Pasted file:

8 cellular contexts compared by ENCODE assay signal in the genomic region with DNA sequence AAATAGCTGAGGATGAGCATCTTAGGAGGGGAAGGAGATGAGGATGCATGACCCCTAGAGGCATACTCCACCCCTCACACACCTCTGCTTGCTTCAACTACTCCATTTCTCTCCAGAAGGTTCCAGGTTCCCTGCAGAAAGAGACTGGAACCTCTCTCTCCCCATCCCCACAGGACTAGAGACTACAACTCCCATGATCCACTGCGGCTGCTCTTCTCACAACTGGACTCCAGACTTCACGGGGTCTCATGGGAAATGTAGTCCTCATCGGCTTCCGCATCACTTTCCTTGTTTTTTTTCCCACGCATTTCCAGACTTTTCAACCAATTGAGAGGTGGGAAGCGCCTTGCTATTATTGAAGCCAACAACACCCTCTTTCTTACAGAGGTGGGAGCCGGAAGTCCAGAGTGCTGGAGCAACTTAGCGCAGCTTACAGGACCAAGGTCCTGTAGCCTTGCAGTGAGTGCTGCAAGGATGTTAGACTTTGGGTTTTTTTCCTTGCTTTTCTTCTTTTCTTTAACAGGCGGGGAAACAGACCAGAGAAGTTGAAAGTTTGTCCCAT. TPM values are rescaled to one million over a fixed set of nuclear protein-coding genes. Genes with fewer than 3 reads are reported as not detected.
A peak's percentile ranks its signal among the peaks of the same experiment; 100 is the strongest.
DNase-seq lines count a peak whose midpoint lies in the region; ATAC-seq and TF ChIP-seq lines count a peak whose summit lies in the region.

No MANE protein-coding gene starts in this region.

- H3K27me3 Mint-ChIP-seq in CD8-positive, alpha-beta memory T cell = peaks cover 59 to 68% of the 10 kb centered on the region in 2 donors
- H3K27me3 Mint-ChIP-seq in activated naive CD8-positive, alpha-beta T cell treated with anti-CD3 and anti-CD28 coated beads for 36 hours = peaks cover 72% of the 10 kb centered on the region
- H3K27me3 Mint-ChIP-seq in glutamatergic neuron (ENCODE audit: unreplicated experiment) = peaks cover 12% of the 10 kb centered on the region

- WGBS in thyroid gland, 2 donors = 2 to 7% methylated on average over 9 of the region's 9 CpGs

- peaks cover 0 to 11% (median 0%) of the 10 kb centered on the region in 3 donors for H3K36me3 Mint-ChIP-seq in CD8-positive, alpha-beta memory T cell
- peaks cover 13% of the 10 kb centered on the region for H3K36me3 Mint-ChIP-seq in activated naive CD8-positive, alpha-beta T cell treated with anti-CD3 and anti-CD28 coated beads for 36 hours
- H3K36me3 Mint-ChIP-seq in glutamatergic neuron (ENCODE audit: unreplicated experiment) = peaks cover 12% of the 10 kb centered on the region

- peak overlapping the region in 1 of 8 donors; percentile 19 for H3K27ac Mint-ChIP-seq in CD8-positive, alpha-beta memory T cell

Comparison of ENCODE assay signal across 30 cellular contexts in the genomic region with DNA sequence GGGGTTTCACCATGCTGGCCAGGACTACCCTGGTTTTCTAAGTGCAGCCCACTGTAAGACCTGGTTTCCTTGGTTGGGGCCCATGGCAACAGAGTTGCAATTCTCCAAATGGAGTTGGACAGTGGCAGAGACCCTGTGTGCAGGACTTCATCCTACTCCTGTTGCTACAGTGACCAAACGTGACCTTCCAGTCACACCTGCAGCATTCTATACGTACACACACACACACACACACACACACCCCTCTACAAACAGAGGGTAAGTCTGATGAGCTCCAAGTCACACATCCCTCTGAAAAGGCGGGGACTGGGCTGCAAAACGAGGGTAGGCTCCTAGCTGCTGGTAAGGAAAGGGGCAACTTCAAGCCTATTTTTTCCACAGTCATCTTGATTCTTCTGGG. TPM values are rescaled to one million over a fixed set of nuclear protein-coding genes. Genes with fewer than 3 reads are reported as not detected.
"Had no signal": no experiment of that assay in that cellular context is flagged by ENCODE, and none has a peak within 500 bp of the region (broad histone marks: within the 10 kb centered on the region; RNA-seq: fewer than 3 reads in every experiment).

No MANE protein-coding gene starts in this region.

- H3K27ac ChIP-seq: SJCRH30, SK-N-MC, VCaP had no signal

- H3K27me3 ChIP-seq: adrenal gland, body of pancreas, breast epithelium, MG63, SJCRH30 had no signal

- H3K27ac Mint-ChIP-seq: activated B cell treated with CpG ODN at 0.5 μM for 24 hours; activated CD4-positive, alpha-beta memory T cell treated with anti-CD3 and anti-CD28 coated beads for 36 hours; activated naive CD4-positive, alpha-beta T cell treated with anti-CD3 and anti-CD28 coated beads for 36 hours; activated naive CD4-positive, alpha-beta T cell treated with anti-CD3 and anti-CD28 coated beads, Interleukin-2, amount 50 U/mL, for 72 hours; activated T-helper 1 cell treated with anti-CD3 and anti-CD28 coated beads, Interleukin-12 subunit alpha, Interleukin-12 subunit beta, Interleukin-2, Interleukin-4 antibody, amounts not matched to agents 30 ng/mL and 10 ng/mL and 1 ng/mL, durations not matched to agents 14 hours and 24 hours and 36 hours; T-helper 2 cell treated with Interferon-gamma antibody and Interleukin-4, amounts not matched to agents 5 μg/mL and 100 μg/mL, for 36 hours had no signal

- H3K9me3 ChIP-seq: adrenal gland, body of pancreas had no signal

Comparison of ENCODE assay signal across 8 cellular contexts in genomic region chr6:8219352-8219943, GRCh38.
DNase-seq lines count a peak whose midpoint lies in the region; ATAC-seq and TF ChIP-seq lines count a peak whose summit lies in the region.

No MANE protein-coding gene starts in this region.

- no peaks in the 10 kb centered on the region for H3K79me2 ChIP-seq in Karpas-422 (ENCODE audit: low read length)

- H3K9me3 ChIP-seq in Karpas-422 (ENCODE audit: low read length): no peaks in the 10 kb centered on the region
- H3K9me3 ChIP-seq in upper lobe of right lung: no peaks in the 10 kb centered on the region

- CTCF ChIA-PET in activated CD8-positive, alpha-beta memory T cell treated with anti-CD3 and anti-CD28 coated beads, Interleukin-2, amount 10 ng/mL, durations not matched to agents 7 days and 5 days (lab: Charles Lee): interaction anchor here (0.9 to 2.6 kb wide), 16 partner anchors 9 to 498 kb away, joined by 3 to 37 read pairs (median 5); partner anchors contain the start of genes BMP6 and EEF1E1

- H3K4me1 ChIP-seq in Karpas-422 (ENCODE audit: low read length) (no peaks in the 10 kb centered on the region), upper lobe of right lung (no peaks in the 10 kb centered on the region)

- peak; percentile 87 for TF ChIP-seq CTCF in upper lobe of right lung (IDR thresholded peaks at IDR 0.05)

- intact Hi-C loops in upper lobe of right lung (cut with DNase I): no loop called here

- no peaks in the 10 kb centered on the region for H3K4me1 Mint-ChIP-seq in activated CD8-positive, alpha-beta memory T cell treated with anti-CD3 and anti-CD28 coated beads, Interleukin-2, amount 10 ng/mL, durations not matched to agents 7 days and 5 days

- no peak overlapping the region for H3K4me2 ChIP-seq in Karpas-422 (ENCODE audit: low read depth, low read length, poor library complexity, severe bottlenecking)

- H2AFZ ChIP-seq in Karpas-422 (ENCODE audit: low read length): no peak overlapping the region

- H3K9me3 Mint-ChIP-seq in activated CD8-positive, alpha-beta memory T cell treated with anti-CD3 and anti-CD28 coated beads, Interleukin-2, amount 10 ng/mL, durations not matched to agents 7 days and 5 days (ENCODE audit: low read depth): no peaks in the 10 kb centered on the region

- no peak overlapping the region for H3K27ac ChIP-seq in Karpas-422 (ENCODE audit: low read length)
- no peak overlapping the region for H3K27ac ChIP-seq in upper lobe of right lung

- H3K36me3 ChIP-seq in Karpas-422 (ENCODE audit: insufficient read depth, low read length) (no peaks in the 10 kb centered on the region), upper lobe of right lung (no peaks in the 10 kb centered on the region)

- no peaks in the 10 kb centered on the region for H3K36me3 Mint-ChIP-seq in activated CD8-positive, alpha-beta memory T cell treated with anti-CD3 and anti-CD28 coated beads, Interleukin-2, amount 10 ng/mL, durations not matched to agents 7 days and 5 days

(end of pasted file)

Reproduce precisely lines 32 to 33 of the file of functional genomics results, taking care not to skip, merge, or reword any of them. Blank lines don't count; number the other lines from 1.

- H2AFZ ChIP-seq in Karpas-422 (ENCODE audit: low read length): no peak overlapping the region

- H3K9me3 Mint-ChIP-seq in activated CD8-positive, alpha-beta memory T cell treated with anti-CD3 and anti-CD28 coated beads, Interleukin-2, amount 10 ng/mL, durations not matched to agents 7 days and 5 days (ENCODE audit: low read depth): no peaks in the 10 kb centered on the region